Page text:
4:14 So 1 we are no longer to be children, tossed back and forth by waves and carried about by every wind of teaching by the trickery of people who craftily carry out their deceitful schemes. 2 4:15 But practicing the truth in love, 3 we will in all things grow up into Christ, who is the head.
[4:14] 2 tn While the sense of the passage is clear enough, translation in English is somewhat difficult. The Greek says: “by the trickery of men, by craftiness with the scheme of deceit.” The point is that the author is concerned about Christians growing into maturity. He is fearful that certain kinds of very cunning people, who are skilled at deceitful scheming, should come in and teach false doctrines which would in turn stunt the growth of the believers.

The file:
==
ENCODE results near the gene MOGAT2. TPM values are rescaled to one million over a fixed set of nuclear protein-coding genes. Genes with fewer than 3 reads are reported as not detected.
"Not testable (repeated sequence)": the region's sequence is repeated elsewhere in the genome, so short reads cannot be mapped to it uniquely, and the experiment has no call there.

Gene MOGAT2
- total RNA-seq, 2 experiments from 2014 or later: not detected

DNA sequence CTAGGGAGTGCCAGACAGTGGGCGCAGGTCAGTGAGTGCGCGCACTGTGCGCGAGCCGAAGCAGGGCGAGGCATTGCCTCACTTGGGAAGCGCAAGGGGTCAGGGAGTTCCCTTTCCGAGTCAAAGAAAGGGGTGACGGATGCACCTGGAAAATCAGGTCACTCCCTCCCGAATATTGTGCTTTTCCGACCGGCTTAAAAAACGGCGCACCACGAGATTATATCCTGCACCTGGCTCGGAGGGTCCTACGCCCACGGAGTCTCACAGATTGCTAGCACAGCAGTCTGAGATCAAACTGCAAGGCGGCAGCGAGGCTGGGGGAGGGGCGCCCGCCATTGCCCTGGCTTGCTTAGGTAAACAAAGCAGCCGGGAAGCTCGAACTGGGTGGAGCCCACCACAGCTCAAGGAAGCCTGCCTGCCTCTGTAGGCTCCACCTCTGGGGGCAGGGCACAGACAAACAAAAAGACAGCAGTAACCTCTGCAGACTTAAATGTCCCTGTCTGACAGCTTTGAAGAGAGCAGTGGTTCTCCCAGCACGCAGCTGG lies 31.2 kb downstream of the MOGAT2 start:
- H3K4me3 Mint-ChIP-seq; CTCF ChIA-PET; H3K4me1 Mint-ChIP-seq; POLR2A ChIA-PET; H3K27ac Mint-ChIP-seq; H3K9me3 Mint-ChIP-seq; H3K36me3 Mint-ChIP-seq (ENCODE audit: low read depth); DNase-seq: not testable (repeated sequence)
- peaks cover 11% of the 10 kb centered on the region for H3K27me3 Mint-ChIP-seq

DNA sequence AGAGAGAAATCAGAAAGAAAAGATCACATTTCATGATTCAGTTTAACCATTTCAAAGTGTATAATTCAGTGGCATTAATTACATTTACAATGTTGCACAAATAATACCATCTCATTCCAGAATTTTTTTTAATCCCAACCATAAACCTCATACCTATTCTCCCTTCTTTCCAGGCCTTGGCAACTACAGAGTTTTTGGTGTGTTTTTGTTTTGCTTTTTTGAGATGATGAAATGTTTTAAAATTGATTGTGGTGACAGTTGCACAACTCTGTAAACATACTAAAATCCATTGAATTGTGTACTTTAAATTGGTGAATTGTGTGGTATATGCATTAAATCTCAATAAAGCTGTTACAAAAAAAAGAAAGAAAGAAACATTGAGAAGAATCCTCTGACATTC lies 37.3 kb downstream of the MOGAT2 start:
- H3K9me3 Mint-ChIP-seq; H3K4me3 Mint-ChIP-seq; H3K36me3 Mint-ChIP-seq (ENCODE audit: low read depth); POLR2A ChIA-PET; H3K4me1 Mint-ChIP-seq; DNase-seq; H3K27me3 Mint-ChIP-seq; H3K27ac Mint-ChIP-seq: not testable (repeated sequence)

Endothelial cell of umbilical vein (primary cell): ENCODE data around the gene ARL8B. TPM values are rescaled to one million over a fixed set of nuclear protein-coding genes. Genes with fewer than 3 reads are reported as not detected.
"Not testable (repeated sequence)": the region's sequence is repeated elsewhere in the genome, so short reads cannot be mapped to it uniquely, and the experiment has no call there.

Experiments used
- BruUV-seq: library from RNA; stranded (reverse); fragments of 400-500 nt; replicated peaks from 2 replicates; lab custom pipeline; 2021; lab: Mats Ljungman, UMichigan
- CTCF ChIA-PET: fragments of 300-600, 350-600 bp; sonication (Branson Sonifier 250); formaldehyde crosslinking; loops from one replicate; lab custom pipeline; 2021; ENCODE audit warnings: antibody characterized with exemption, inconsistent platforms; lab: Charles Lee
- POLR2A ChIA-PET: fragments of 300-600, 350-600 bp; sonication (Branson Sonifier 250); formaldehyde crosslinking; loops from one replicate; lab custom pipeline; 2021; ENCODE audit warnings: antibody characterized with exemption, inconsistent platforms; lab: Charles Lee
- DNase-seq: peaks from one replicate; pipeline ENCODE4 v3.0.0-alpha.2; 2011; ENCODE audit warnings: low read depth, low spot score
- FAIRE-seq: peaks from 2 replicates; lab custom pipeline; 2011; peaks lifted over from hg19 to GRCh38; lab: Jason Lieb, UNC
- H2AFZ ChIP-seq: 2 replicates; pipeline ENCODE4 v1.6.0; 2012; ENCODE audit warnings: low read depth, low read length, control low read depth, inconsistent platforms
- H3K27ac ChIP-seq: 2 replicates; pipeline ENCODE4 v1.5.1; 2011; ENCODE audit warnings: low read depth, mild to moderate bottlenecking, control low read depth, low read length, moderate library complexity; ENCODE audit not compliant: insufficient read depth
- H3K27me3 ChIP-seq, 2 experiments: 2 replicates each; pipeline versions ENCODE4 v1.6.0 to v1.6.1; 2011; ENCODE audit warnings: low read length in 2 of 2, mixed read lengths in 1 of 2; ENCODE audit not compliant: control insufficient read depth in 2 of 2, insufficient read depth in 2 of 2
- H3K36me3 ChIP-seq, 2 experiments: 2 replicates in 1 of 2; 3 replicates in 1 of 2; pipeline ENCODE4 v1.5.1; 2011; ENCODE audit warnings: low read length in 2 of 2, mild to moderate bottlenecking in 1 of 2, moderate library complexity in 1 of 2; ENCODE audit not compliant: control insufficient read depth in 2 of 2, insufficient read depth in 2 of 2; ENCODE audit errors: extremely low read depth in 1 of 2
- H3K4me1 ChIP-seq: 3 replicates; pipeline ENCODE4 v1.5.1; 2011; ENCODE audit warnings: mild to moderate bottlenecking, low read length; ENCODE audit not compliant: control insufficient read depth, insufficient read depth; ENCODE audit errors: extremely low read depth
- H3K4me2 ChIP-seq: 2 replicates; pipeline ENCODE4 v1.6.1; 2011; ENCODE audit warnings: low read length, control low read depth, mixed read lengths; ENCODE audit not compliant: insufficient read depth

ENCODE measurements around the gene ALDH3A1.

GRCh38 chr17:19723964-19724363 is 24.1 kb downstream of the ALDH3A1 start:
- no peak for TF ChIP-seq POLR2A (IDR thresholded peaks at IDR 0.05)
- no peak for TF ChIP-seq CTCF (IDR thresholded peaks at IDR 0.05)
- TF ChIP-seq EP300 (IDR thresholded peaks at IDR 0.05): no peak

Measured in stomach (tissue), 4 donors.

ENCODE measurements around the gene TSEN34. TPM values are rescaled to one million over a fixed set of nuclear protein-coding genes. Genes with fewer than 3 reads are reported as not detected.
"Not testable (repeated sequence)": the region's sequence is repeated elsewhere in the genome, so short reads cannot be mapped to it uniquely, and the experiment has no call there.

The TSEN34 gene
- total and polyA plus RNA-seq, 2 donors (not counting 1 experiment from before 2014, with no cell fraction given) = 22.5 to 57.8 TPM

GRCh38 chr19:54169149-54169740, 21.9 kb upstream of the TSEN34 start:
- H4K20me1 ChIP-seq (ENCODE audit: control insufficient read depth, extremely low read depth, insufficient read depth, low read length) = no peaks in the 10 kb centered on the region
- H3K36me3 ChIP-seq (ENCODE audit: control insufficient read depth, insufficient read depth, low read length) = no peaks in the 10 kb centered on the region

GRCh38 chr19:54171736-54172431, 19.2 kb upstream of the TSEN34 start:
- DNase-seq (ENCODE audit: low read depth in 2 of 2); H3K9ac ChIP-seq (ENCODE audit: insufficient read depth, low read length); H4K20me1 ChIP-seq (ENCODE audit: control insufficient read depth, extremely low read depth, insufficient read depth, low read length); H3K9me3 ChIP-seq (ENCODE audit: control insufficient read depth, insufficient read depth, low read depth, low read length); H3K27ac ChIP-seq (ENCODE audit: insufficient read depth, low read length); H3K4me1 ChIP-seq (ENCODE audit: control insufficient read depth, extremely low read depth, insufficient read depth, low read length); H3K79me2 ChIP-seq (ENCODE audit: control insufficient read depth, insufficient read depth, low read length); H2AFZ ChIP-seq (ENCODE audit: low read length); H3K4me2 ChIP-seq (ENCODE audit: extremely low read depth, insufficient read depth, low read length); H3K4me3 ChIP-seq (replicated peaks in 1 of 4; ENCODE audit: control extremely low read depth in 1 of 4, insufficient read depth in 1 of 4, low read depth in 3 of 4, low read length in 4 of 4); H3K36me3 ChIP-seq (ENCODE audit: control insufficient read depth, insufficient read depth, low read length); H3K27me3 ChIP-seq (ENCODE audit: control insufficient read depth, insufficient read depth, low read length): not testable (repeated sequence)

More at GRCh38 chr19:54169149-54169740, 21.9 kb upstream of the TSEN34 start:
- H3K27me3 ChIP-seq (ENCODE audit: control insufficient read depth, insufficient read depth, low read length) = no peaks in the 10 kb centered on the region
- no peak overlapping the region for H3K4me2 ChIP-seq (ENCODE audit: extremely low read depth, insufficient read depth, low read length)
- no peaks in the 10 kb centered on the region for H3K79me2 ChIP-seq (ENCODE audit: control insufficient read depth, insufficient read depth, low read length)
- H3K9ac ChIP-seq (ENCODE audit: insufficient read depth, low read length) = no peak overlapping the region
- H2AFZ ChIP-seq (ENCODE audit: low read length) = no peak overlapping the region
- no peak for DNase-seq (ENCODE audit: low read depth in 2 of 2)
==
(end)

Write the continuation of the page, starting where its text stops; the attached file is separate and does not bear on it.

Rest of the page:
[4:15] 3 tn The meaning of the participle ἀληθεύοντες (alhqeuonte"; from the verb ἀληθεύω [alhqeuw]) is debated. In classical times the verb could mean “to speak the truth,” or “to be true, to prove true.” In the LXX it appears five times (Gen 20:16; 42:16; Prov 21:3; Isa 44:26; Sir 34:4) and translates four different Hebrew words; there it is an ethical term used of proving or being true, not with the idea of speaking the truth. In the NT the only other place the verb appears is in Gal 4:16 where it means “to speak the truth.” However, in Ephesians the concept of “being truthful” is the best sense of the word. In contrast to the preceding verse, where there are three prepositional phrases to denote falsehood and deceit, the present word speaks of being real or truthful in both conduct and speech. Their deceit was not only in their words but also in their conduct. In other words, the believers’ conduct should be transparent, revealing the real state of affairs, as opposed to hiding or suppressing the truth through cunning and deceit. See H. W. Hoehner, Ephesians, 564-65, and R. Bultmann, TDNT 1:251.